2. Look at the total cost of a given plan, not just the monthly premium.
When you weigh the pros and cons of a plan, be sure to add in copays, deductibles and all other medical fees that you're likely to have with a particular plan. As Buckey puts it, a plan with a low premium isn’t effective if you can’t actually afford the out-of-pocket costs that go along with it.
While you may have heard that the Affordable Care Act requires that certain preventive checkups be covered, it's important to talk with your pediatrician, your insurance company and the benefits expert at your office to get the full picture for your situation.
And be sure to factor in any potential visits to urgent care or the emergency room as well as lab tests and prescriptions, says Raffi Terzian, M.D., senior vice president of clinical operations and senior medical director at Health Advocate, a health advocacy and assistance company. “If available, a lower deductible plan with higher monthly premiums may be more cost-effective for a family with a new baby or young children, but it’s worth the time to run estimates on all available options to determine the best fit for you,” he adds.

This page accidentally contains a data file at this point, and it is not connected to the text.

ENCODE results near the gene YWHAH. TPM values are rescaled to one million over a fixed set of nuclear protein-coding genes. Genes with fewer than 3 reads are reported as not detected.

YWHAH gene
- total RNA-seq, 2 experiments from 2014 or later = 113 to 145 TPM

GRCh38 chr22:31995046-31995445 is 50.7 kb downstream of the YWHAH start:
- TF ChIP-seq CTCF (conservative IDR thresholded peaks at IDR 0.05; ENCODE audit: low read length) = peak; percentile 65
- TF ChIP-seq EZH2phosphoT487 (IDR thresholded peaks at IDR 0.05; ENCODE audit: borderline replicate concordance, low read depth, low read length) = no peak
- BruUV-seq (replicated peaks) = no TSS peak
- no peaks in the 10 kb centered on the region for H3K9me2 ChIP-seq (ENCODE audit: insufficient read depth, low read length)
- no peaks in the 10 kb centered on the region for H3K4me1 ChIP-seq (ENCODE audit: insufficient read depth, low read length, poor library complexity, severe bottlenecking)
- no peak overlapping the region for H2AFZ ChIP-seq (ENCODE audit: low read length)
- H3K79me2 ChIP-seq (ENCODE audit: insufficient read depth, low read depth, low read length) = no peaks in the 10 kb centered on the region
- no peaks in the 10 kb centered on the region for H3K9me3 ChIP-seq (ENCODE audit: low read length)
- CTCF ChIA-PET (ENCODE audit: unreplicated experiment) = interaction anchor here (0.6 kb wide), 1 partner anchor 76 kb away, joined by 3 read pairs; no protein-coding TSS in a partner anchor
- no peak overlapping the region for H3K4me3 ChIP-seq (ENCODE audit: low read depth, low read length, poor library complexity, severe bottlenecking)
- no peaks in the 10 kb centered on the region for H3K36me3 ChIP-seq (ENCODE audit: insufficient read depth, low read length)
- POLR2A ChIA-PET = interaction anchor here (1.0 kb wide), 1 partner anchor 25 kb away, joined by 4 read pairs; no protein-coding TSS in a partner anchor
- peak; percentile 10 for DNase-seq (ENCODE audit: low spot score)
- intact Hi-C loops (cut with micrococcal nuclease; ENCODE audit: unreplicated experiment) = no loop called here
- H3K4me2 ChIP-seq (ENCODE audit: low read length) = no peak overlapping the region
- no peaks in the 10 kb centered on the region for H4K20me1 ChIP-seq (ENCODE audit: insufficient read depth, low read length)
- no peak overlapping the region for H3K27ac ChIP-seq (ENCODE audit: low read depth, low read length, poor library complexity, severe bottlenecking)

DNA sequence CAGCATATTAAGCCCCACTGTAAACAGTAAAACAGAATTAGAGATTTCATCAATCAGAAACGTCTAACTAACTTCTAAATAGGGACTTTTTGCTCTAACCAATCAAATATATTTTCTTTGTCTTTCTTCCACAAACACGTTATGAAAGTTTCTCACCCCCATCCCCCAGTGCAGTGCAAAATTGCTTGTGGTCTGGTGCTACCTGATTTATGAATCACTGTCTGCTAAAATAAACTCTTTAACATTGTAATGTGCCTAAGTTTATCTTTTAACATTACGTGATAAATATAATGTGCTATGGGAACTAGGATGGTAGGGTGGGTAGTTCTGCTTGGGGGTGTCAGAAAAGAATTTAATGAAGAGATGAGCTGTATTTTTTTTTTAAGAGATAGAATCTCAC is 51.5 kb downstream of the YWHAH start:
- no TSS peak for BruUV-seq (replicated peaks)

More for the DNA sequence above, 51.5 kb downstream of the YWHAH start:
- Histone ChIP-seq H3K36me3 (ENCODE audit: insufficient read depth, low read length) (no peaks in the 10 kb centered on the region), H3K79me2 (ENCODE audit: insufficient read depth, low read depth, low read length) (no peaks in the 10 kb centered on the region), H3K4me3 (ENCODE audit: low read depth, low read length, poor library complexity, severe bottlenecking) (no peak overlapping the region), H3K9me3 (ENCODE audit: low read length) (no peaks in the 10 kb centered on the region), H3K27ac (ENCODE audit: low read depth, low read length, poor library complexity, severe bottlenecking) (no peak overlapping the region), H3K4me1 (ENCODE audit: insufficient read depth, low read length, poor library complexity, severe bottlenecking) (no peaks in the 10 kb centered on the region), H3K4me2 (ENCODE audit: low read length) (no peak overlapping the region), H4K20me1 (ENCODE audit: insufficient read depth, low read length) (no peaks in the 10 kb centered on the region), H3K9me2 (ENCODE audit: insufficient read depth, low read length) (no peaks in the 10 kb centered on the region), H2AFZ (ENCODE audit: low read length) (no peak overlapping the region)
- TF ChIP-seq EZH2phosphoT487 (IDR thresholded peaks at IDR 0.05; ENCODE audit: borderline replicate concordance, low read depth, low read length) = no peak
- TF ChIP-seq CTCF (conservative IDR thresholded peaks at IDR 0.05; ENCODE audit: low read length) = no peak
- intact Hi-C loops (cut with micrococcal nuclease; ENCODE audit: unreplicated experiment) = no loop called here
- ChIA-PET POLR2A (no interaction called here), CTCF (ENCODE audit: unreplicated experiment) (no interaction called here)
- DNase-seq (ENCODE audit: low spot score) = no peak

Finally, when it comes to out-of-pocket costs, you’ll want to consider if the pediatrician you’d like to use and a nearby hospital are in-network, in case of emergency.
3. Understand what documents you need to add a newborn to your plan.
“Giving birth or adopting a child is a ‘qualifying life event,’ meaning that you have a certain window to elect coverage for your child even if it’s not open enrollment season,” Buckey says. New parents typically have about 30 days after the birth or adoption to enroll in an employer plan or 60 days to enroll with a marketplace insurer. If you become eligible for premium assistance through your state’s Medicaid or Children’s Health Insurance Program, you have 60 days from becoming eligible to request enrollment in your employer’s plan. Coverage is retroactive to the date of birth or adoption in these cases.